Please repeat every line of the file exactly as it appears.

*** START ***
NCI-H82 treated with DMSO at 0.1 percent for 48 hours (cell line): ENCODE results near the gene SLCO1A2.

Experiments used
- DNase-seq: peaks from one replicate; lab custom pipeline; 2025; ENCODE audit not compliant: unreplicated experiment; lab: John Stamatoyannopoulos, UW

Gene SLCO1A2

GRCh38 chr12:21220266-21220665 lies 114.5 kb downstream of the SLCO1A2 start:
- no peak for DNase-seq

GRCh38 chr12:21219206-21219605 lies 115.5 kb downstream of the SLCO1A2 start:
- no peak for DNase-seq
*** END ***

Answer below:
NCI-H82 treated with DMSO at 0.1 percent for 48 hours (cell line): ENCODE results near the gene SLCO1A2.

Experiments used
- DNase-seq: peaks from one replicate; lab custom pipeline; 2025; ENCODE audit not compliant: unreplicated experiment; lab: John Stamatoyannopoulos, UW

Gene SLCO1A2

GRCh38 chr12:21220266-21220665 lies 114.5 kb downstream of the SLCO1A2 start:
- no peak for DNase-seq

GRCh38 chr12:21219206-21219605 lies 115.5 kb downstream of the SLCO1A2 start:
- no peak for DNase-seq